Oct 16

For Sarah

Tuesday we put our dog Sarah to sleep.

Sarah was 16 and a half years old. Most of those years she spent with us. I’m not going to pretend I loved Sarah with my whole heart. Most of the time my affection level for her hovered between tolerance and mild annoyance. She was a sibling, not a pet. Her mom, Sofie, was one of the greatest dogs we ever owned, and she had three litters of puppies. All of Sofie’s line lived extremely long lives including Sarah and Chloe, who my father still mourns years later. She really was family.

We’ve known it was time for awhile now, and my father finally admitted it. She was fragile, senile, tired, and in pain. My heart broke for her everyday until I stepped in a puddle of pee or a pile of crap, She didn’t know where she was well enough to go outside often. (Besides, I can’t see anyone motivated to go outside to pee at 116) Well, honestly she didn’t move much for anything. It was cruel to keep her around when her life was a fog of misery and lonely cluelessness. I think her live had to be a special Hell, and we were being kind and taking care of family.

That thought sustained me through calling vets to find out who could take care of her that day. I was fine while Mom was gathering her up and  holding her in the truck ride and while mom held her while I dealt with the paper work. She was terrified and started barking and whining for the first time in weeks. I reached over to pet her and I started to tell her everything was going to be okay. My voice caught as I realized what I was saying. Logically, I knew I was right, but my heart hurt.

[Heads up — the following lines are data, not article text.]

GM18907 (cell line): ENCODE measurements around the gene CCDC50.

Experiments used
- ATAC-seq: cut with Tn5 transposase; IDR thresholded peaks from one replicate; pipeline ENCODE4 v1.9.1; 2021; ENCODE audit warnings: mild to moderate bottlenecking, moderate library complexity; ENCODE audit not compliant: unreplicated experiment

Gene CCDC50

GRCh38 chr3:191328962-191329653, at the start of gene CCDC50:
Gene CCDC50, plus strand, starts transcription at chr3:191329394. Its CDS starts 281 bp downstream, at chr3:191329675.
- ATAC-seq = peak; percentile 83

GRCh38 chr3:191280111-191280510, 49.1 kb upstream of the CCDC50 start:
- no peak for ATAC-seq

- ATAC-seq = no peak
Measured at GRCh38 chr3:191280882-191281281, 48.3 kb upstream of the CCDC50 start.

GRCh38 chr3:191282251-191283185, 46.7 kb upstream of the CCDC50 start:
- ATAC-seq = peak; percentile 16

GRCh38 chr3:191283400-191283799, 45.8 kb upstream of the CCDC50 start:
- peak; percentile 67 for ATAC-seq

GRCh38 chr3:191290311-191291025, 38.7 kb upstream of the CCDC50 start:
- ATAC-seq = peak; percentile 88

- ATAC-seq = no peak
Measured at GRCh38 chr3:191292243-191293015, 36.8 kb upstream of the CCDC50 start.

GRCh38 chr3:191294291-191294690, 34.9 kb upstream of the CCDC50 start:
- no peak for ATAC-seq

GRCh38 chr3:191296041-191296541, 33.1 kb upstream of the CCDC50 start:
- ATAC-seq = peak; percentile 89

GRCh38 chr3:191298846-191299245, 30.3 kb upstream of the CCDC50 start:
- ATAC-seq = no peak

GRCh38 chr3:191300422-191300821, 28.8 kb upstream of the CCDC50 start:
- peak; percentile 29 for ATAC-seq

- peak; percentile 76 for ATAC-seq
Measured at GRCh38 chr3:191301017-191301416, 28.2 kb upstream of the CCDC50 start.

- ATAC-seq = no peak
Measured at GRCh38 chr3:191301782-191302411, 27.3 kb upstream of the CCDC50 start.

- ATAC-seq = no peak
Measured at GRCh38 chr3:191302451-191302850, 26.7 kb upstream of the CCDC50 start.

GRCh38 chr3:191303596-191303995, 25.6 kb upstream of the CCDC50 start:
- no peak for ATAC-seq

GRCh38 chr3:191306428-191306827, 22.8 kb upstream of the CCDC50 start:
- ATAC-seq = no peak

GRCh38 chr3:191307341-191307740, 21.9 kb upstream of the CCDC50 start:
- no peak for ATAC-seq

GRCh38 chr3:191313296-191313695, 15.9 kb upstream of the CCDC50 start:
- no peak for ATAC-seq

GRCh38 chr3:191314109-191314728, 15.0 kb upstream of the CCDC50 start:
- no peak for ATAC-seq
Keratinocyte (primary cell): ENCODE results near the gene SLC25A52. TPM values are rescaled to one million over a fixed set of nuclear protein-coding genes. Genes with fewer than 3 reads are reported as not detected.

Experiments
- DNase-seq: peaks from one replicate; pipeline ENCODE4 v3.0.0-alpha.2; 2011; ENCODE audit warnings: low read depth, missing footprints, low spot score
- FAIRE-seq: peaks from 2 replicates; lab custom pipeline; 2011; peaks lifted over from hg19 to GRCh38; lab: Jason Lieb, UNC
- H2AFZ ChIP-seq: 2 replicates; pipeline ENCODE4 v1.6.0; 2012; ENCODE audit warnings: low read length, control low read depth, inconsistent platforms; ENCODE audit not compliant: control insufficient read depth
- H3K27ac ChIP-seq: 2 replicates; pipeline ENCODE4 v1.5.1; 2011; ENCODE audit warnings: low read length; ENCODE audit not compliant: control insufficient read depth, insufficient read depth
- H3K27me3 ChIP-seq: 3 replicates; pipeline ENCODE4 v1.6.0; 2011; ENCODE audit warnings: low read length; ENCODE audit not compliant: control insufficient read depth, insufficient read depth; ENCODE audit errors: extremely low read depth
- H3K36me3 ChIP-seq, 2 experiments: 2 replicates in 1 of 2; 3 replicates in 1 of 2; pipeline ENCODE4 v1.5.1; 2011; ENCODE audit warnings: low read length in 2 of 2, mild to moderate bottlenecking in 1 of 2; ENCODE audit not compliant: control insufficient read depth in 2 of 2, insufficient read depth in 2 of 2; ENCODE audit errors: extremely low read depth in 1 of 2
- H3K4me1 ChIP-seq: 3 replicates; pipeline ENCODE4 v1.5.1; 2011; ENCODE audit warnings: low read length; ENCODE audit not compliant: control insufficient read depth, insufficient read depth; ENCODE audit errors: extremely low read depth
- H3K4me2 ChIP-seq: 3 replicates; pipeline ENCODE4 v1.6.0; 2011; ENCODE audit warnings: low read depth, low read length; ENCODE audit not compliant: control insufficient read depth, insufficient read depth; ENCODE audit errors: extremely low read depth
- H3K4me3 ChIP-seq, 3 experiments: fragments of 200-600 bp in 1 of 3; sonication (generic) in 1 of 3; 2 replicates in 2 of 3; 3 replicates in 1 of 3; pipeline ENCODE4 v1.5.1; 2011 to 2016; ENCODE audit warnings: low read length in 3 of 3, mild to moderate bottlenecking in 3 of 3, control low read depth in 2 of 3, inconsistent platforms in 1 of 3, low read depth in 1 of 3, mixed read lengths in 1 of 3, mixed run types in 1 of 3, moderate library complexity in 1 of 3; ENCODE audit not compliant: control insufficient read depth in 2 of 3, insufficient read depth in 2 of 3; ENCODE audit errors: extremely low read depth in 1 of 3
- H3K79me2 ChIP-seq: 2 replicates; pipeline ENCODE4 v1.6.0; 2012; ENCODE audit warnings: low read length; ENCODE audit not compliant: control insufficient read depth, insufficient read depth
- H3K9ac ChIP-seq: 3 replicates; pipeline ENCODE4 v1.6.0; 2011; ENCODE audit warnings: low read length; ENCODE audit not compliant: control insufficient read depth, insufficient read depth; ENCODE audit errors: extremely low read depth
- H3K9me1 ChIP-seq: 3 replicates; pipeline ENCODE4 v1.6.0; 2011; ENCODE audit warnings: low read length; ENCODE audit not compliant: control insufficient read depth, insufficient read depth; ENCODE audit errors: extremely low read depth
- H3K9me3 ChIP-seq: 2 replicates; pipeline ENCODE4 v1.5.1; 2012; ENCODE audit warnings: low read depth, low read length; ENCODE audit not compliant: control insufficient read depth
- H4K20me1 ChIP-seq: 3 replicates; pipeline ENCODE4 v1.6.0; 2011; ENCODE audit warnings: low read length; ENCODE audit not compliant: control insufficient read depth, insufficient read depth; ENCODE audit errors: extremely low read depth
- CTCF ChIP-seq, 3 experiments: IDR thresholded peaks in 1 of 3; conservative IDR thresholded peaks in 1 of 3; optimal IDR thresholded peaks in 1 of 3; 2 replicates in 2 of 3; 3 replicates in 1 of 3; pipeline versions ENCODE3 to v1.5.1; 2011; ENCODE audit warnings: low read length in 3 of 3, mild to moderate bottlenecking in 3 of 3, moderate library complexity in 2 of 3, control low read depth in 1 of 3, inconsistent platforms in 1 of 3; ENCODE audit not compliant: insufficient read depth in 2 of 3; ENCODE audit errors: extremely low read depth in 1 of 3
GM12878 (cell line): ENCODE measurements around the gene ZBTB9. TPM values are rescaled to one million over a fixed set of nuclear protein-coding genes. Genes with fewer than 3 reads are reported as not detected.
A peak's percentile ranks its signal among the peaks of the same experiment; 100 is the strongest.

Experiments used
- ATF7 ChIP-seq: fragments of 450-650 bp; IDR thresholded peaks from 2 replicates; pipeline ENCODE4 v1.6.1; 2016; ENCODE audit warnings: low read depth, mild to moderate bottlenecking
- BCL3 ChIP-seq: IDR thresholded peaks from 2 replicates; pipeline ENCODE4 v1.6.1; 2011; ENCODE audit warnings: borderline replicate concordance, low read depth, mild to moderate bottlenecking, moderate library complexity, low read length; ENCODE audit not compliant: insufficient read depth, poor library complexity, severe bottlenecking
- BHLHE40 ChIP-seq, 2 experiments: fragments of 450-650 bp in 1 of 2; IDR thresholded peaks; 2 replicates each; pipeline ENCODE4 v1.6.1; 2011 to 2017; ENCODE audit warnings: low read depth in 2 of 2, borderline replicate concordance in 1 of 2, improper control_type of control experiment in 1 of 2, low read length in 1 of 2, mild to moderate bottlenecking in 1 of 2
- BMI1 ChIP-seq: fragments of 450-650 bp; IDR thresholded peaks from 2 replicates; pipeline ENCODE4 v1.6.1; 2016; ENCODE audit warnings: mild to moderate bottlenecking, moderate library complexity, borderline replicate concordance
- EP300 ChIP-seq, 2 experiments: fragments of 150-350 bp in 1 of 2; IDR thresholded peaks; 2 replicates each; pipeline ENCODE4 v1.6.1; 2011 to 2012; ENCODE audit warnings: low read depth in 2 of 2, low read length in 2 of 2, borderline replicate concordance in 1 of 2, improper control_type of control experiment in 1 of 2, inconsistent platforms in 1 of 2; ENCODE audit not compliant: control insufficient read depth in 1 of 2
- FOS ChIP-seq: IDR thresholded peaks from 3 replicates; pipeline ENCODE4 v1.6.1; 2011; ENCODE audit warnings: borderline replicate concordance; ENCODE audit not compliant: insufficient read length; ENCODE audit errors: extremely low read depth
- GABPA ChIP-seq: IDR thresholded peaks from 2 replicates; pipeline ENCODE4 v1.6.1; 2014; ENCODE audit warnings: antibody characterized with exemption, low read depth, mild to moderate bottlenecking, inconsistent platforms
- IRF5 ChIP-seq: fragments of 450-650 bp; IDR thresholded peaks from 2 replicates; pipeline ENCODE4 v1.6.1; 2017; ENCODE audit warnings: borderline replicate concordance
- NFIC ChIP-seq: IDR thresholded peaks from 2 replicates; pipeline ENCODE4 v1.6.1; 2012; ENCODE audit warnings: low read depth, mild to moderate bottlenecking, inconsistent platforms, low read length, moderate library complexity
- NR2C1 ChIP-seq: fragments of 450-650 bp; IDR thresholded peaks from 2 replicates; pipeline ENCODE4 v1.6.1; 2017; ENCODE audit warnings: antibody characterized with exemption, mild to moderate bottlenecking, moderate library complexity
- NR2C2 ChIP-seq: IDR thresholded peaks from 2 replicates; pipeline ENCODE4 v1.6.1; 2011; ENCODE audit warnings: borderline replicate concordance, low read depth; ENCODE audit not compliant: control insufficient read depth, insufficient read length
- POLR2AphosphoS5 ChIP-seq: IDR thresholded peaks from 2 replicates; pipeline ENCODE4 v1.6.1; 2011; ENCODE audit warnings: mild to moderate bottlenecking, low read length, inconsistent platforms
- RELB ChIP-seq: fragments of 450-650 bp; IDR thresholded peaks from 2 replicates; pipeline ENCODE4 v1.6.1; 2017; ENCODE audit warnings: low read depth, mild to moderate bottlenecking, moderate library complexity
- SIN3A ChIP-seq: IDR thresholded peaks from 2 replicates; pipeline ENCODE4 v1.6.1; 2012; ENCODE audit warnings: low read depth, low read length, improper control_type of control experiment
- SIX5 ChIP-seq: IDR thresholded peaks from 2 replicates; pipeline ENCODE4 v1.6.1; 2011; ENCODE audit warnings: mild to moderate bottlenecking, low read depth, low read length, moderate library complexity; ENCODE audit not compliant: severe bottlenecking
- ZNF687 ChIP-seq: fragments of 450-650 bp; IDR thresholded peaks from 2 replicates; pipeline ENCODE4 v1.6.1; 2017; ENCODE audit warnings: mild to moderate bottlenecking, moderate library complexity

I was killing my dad’s dog. I was killing a family member.

When my dad came in after work, I told him. He asked us not to tell him when we were going to take her, He knew it was going to happen; he just didn’t know when. He started to cry. We will be in mourning for a bit.

Once when I was a teenager, I asked my dad “If we were on a sinking boat with Chloe and Sarah, who would you save? Me or the dogs?”

My father, who I idolized, looked me dead in the eye and very seriously answered,”Girl, that is why I taught you how to swim.”

She was a good dog in her way. She took care of my father. She was fierce. Before she lost her mind, she would knock the crap out of Dad’s boy dogs. The things that annoyed me about her were my failings and not hers. And, truly she was more like a sibling.

I still feel like randomly and awkwardly blurting out “I killed my dad’s dog.” It feels like penance, but it gets me strange looks.

Dad has two boy dogs to help him through. I only have a picture of one:

He is a handsome fellow

He is a handsome fellow

I might not be firm on what I believe happens when we die, but I know if there is Heaven, dogs go there, because if dogs aren’t good enough to get in, no human stands a chance.

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1 comment

    • Renee on October 16, 2014 at 9:56 pm
    • Reply

    I fear that when the decision is made for us, it will be my task to see it done. I know I will feel the same way.

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